Nine o'clock at night is when most people's days are winding down, but practice is just about to get started for the Boston Pride.
Although they play at Warrior Ice Arena in Brighton, the spacious, state-of-the art practice facility built for the Boston Bruins, the women's pro hockey team practices late at nights about a half-hour away in Braintree. That's when ice is available and, given players' jobs and lives outside of the team, when everyone can get together.
Forward and Harvard alumJillian Dempsey, who has been with the Pride for all five seasons of the team's existence, is used to the grind of teaching fifth-graders in her hometown of Winthrop by day and gearing up in a contact sport by night — which she admits with a chuckle is sometimes less difficult than dealing with 10-year-olds.
"Hockey is a job, but it's also what I love to do. It's my passion," she said. "It's something that at the end of the workday I can look forward to, being at the rink or being in the gym, training, doing the sport that I love."
Dempsey is one of the best players in the history of the Pride and the National Women's Hockey League. She's part of an organization that's heading into the post-season with a 23-1 record and aiming to raise the Isobel Cup, the NWHL's championship trophy, for a second time.
But the success of the Pride comes during one of the most pivotal seasons for not just the club, but also the league.
"I would say, for someone who's been in the league since day one, this is the best team that I've been a part of," said Kaleigh Fratkin, who's been with the Pride for three seasons and played college hockey at Boston University. "Off the ice, on the ice, kind of all the way through with everything that's going on, even the resources that we have. It's really made it a special year."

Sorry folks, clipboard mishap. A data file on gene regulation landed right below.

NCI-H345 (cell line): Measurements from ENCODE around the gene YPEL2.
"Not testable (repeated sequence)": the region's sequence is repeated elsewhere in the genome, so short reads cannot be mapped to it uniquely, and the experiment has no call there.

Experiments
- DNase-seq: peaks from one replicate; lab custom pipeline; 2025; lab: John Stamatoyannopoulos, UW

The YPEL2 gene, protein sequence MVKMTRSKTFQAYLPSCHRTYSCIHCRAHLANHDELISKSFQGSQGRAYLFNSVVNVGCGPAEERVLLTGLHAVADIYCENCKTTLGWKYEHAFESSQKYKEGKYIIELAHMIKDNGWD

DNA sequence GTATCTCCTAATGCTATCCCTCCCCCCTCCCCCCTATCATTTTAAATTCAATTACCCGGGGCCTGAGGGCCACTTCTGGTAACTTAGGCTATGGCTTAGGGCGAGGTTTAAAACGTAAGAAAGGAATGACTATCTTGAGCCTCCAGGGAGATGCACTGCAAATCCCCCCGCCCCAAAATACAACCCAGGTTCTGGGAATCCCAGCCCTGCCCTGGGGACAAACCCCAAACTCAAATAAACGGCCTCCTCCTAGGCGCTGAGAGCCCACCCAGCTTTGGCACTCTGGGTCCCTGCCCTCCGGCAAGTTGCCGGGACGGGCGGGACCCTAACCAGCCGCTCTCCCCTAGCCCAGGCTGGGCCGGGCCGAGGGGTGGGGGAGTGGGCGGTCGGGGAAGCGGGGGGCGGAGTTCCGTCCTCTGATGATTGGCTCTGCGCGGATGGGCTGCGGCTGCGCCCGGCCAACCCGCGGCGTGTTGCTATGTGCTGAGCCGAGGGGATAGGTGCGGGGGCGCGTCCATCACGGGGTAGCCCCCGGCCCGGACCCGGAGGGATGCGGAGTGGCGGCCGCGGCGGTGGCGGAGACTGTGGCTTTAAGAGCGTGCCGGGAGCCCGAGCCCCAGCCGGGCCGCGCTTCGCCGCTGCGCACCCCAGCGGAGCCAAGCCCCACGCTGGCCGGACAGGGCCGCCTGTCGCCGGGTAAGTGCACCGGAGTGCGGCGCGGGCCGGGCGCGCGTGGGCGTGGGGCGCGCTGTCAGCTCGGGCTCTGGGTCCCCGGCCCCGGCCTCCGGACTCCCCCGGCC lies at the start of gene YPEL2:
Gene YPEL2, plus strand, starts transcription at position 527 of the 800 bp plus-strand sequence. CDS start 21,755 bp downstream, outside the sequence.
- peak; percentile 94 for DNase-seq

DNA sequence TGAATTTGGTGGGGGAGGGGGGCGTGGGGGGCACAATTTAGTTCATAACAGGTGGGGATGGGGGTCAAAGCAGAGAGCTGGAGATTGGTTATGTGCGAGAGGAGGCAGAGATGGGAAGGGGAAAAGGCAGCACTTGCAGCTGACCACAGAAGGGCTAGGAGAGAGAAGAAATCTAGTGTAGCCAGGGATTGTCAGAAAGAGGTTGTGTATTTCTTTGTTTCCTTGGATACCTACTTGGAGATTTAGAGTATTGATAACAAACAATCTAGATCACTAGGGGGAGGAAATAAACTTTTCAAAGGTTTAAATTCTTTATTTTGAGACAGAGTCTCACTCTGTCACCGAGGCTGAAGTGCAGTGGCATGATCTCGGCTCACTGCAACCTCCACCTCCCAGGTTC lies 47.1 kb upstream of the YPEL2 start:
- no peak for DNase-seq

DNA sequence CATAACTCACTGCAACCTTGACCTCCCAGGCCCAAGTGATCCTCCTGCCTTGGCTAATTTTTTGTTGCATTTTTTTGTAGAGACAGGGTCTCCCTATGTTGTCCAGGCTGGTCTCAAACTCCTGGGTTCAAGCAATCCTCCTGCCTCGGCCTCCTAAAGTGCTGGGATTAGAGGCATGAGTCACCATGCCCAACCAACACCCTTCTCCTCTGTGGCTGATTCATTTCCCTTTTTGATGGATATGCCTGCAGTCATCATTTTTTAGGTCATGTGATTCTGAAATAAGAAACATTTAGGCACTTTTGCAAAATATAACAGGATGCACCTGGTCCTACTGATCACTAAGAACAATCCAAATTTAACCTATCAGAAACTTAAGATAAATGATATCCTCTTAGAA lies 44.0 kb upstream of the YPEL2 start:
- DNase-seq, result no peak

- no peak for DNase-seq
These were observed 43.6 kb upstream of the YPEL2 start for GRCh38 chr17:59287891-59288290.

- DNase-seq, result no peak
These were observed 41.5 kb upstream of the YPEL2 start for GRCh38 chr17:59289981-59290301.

Fratkin has had stints with two other teams, but said this season has been different.
Before the first puck dropped, the team was purchased by a group led by Miles Arnone, a local investor, making the Pride the only team in the league that is currently privately owned, and only the second team to be privately owned in league history. All the other teams are currently owned by the league.
Arnone and his children had followed the Pride, and he's invested in Chipwich, an ice cream cookie sandwich company that partners with the league. That familiarity set him down the road to discussions about buying the team. He thought local ownership would raise the level of professionalism for the players and the team's engagement with the community.
"Tip O'Neill said all politics is local, right? And in some ways, that sort of premise applies to ownership of a business too," Arnone said. "If you're not on the ground every day in that same area working with the management group and the players and interacting directly with the fans, it's hard to do the best job you can do, right?"
Under Arnone, chairman of the ownership group, the team has secured better equipment, made better travel arrangements for its players, provided food after practices and other little things most other organizations take for granted.